• 125 g of molasses sugar
  • 2 large eggs (I used duck eggs)
  • ½ tsp vanilla extract (I used homemade)
  • 250 g flour (half wholemeal, half white)
  • 50 g cocoa powder
  • 1 tsp baking powder
  • 1 tsp bicarb of soda.
  • 250 ml mixture of crème fraîche and low fat Greek yogurt.
  • 100 g white chocolate - chopped
  • a little icing sugar for dusting (optional)


  • Cream butter with sugar until pale and fluffy.
  • Beat in eggs, one by one.
  • Add vanilla extract and beat some more.
  • Sift in dry ingredients and mix in alternately with crème fraîche and yogurt.
  • Stir in 100g chopped white chocolate.
  • Spoon into 15 muffin cases.
  • Bake at 180℃ for 20 minutes.
  • Place onto a rack to cool, then dust with icing sugar if desired.


Can use all crème fraîche or all yogurt instead of a mixture of both.
Adapted from The Great British Bake Off: How To Bake by Linda Collister
Please note: calories and other nutritional information are per serving. They're approximate and will depend on serving size and exact ingredients used.


Calories: 209kcal | Carbohydrates: 25.6g | Protein: 4.9g | Fat: 10.5g | Saturated Fat: 6.2g | Cholesterol: 45mg | Sodium: 89mg | Potassium: 199mg | Fiber: 2.5g | Sugar: 13.4g | Calcium: 60mg | Iron: 0.7mg


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  1. Foodycat

    6th October 2011 at 8:40 am

    I think of a bun as a sweet yeasted bread, a muffin is made by taking a dry ingredient mixture and adding a wet ingredient mixture to it, a cup cake is made from a creamed butter and sugar mixture with flour folded in. I have no position on fairy cakes!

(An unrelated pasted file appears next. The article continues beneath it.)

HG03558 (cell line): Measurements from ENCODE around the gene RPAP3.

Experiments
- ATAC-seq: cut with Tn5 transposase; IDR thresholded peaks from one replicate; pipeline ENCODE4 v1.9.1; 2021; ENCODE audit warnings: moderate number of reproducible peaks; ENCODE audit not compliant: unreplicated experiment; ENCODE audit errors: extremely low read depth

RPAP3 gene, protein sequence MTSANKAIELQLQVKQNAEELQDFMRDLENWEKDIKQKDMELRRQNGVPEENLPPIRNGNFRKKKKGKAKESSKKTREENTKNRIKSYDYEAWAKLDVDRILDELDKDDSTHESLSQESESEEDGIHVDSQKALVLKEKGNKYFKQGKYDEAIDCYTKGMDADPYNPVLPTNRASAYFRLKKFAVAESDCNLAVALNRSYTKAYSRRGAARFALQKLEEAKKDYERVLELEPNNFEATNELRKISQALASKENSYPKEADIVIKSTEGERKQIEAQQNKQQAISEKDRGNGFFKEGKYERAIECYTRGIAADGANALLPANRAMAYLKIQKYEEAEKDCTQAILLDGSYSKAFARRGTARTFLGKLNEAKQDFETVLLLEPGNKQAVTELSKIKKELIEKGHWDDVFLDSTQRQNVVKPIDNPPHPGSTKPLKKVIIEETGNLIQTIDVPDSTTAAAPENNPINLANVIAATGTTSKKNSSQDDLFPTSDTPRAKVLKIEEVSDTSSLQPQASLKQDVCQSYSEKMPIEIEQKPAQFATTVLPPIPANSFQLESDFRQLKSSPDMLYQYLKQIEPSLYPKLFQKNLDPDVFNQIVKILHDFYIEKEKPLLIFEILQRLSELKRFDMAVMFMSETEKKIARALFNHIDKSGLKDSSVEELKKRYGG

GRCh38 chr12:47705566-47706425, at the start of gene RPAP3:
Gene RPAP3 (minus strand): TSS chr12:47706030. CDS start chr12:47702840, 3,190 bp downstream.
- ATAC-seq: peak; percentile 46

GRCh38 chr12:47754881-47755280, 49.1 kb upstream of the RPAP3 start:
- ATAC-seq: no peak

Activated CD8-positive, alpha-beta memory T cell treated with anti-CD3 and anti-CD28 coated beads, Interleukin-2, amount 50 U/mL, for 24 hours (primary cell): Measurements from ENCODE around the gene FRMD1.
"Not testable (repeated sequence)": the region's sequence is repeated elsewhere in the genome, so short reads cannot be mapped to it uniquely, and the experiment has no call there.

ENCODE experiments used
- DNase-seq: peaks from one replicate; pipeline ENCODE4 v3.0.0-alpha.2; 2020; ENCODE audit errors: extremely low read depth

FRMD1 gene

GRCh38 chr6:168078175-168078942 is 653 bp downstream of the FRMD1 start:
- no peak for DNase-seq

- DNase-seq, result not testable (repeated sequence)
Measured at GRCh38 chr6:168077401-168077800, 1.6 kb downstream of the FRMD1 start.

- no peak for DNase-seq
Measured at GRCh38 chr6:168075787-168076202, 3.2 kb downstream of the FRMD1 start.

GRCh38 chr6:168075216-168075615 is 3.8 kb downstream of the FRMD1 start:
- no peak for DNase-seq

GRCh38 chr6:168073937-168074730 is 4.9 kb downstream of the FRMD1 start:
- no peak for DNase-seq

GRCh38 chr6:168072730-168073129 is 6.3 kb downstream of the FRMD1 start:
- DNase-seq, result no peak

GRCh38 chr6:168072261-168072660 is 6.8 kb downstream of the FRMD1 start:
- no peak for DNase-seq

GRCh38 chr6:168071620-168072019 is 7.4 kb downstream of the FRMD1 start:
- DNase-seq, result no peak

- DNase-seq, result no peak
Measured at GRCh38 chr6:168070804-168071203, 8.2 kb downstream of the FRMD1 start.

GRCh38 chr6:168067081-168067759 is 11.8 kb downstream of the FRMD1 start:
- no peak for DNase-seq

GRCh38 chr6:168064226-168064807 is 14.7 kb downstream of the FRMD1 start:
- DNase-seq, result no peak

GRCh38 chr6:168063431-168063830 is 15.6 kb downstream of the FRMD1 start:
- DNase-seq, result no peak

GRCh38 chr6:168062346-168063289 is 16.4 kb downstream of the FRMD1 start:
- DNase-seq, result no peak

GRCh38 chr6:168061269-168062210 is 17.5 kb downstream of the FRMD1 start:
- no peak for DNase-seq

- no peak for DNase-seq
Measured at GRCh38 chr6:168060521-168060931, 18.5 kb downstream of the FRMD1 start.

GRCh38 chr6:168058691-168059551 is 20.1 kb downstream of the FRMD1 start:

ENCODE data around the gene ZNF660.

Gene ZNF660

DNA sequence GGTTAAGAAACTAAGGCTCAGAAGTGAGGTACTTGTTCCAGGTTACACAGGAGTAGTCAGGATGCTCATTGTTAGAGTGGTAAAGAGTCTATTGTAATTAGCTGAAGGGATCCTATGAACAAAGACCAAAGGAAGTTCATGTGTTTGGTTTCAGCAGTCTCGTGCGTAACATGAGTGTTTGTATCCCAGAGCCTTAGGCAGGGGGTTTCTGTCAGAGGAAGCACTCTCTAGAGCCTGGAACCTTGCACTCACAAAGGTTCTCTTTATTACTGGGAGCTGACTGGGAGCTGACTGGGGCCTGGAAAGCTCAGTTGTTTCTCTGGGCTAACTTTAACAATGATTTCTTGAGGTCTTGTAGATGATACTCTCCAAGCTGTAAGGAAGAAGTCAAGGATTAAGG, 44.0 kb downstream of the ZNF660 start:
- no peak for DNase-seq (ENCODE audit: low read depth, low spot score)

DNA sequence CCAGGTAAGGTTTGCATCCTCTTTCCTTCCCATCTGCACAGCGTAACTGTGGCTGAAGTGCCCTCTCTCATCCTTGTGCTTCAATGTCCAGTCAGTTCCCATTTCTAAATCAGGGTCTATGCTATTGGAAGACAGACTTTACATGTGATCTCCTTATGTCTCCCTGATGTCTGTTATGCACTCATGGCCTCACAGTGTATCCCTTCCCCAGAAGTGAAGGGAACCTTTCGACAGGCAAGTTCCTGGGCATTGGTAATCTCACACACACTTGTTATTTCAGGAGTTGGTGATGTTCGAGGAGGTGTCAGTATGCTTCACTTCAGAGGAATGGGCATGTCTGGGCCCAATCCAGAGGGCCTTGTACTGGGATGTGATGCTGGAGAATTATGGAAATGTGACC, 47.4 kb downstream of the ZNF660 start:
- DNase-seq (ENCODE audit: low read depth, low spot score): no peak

But your bun/muffin/cupcakes look absolutely sublime!

  2. Choclette

    6th October 2011 at 9:04 am

    Foodycat – perfect, a good way of describing the differences.

  3. Jennifer

    6th October 2011 at 9:23 am

    Well, I’m with you regarding what constitutes a bun, cupcake, fairy cake, etc. I often make muffins when I need to make something quickly before the girls come home from school – these buns could be on the menu for tomorrow!

  4. Suelle

    6th October 2011 at 9:46 am

    I think I agree with you on the definitions, Choclette.

    These little cakes look good, whatever they are!

  5. Catherine

    6th October 2011 at 10:57 am

    When I think of a “bun” I think of the pastry cream buns, or hot cross buns. These look like muffins to me, but I’m no expert. I’d happily chomp away on them, whatever they are 😀

  6. Karen S Booth

    6th October 2011 at 3:03 pm

    You know I have strong feelings about this topic! LOL! Muffins to me are ONLY the yeast raised ones that are split open and slathered in butter, the ones Americans call English muffins! These look like BUNS to me and I love them! Buns that are yeast risen are called BREAD buns or by their name such as iced buns, Cornish splits, currant buns Sally Lunns etc!! What ever the name may be, these look divine!

  7. oxslip

    6th October 2011 at 4:28 pm

    It doesn’t matter what they are called, they look yummy!
    I think a bun should have yeast, but I spent some of my childhood in Lincolnshire and fairy-buns and butterfly-buns were what we had at parties, (not fairycakes or butterfly cakes). So depends where you’re from, but what’s in a name, a chocolate bun is always sweet

  8. Dom at Belleau Kitchen

    6th October 2011 at 5:03 pm